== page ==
“No, no, no!” Thomas groaned, as he released his arrow in vain. The deer was already darting between the small gaps in the trees and moved out of sight within a matter of moments.

Thomas cursed and hit his hand into the ground as he put down his bow and turned to see who it was from the hunting party that had ruined his kill.

However, as soon as Thomas turned around, he was met by the blunt butt of a piece of wood. The solid weapon collided with his head and sent him sprawling to the floor with a sickening thud. Thomas grunted and blinked through the sharp and splintering pain that was erupting through his temple. He was in shock at the sudden action that he hadn’t been expecting, as well as in a lot of pain.

“What’s going on?” he groaned, as he managed to peer up at three figures standing above him. His eyes would only open a little as he looked around and tried to comprehend the kind of danger that he was in.

The men weren’t from the hunting party; that much was clear to him through his haze. His head was throbbing, and his confusion was only continuing to persist.

“Who are ye?” Thomas was aware of how groggy he sounded all of a sudden. The forest was getting darker as his eyes were getting heavier; it became so difficult to keep his eyes open that Thomas was almost succumbing to the darkness.

The three men worked together to carry Thomas. He wanted to struggle, but his body was far too heavy and tired to manage to take on three men. Where the wood had hit him, the skin felt hot, and there was something dribbling down his face.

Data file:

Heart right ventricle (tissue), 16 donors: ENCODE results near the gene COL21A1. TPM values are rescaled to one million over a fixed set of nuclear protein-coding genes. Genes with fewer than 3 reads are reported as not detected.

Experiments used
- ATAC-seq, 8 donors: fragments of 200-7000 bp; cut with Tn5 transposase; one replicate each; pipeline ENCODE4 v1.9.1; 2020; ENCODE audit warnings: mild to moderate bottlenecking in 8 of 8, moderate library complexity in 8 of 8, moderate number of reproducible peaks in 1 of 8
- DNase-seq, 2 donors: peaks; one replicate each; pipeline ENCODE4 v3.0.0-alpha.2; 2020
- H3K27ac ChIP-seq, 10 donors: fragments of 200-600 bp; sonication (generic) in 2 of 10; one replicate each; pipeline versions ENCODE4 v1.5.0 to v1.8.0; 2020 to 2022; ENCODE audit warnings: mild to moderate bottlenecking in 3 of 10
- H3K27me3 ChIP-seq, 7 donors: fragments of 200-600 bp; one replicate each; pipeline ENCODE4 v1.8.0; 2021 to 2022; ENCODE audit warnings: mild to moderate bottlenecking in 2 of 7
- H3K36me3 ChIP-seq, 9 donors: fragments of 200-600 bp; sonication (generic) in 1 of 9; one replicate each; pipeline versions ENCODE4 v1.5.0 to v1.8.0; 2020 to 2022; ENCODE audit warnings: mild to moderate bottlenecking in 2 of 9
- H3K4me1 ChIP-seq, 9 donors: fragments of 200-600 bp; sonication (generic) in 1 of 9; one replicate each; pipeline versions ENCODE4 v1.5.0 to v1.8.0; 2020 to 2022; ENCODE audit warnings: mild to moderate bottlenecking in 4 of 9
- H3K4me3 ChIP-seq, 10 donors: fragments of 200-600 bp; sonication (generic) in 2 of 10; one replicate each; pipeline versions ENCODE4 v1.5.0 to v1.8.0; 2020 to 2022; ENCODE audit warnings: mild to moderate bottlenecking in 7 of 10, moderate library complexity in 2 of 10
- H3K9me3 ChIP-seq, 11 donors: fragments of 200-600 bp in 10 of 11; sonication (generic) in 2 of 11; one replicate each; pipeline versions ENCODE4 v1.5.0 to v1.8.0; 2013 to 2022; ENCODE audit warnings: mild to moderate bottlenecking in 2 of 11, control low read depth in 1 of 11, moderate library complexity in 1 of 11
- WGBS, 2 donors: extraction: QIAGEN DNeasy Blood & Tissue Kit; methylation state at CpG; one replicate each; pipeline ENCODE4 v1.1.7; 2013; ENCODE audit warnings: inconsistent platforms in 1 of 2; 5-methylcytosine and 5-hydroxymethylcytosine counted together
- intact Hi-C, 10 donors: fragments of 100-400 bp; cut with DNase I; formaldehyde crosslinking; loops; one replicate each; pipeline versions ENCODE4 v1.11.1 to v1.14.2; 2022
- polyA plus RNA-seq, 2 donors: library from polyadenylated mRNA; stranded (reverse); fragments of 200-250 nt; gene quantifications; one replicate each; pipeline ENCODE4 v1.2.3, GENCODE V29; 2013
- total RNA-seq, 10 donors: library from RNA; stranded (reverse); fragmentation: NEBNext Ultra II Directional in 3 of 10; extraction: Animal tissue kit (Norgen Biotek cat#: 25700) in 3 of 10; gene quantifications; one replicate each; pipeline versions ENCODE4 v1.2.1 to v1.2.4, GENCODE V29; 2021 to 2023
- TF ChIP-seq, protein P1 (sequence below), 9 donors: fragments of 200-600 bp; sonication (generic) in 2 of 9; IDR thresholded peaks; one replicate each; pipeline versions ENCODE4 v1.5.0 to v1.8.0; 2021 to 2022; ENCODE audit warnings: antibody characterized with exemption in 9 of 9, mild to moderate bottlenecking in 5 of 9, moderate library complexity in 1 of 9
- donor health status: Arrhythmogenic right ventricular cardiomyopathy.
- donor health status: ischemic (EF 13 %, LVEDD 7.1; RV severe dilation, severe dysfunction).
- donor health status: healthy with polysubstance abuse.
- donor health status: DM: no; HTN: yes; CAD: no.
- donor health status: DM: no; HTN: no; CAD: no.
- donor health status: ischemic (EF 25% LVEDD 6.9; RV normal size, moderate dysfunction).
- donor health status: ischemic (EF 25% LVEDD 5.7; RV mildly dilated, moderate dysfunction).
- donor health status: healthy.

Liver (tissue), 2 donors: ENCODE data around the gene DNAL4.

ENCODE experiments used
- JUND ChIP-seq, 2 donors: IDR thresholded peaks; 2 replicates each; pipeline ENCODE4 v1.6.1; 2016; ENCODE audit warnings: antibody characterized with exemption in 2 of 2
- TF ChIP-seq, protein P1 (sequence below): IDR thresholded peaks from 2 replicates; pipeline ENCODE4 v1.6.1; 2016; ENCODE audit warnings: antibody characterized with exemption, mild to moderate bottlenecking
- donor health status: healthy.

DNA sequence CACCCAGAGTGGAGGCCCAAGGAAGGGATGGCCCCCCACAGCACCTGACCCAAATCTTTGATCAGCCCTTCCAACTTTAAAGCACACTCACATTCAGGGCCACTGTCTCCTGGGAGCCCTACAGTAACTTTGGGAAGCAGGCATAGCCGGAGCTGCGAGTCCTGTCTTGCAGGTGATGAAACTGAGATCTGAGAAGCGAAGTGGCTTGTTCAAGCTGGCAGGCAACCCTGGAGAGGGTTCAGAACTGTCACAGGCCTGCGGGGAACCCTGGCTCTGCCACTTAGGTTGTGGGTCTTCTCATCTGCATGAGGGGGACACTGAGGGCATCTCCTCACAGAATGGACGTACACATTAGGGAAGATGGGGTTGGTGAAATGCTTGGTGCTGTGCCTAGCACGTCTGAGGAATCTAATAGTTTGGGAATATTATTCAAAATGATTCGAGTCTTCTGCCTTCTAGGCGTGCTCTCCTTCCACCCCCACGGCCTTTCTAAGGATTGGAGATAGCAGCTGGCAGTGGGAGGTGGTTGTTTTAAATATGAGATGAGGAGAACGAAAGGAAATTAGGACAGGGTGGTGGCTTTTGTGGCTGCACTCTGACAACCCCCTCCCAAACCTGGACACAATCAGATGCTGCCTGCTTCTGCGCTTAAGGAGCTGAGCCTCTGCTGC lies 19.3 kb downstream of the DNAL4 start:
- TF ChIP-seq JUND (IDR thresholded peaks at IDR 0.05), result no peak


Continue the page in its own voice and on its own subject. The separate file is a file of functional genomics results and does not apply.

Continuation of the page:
The men weren’t looking at him, but Thomas knew that they didn’t mean anything good. He was scared, but he was also angry that the men were thinking they would get away with this. If it weren’t for the injury to his head, Thomas liked to think that he would have been able to defeat the three men with ease.

“Who are ye? What do ye want with me?” Thomas could barely get his words out. He gritted his teeth through the pain and continued trying to move, but it was no use.

“Hush now,” one of the men spoke with a gruff voice as he chuckled and shook his head. Thomas glanced around to see that the reason he’d not been able to see who they were was that their faces were covered with pieces of cloth that concealed their identity. Up ahead were some horses that were attached to a large carriage. Thomas frowned as they drew closer, and he realized that he wasn’t going to be home any time soon.

“Where are ye taking me?” Thomas tried one last time, but it was clear that his efforts at understanding were futile.

One of the men opened the door to the carriage while the other two held onto him so that he couldn’t move.

“My father will nae stand for this, he is the laird of our clan, he–”

Before Thomas could finish his threat, one of the men had hit him over the head again. The blow was harsh and made an awful sound against Thomas’s skull, rendering him unconscious.


Chapter 2

Myra paced around her chambers in a frantic panic. She felt both shocked and angry with herself at losing her mother’s necklace. It was the same one that she had worn for years, and upon staring at herself in the mirror, she realized just how bare her neck looked without it. She wanted to cry and shout in frustration because she had never lost it before, and it was the last piece of her mother that she had.

When Myra was younger, her mother had become incredibly ill and had died shortly afterward. It was unlike any other wound that she had ever sustained; there was no scar, for the wound would never properly heal over enough for her to feel complete again. Myra, her brother, and her father had been devastated by the loss, but it had also been felt by a lot of the clan too.

Unlike her father, Myra had wanted to hold onto her mother’s memory and never forget her. But her father’s approach had been to forget about her completely and to get rid of any belongings that reminded him of her.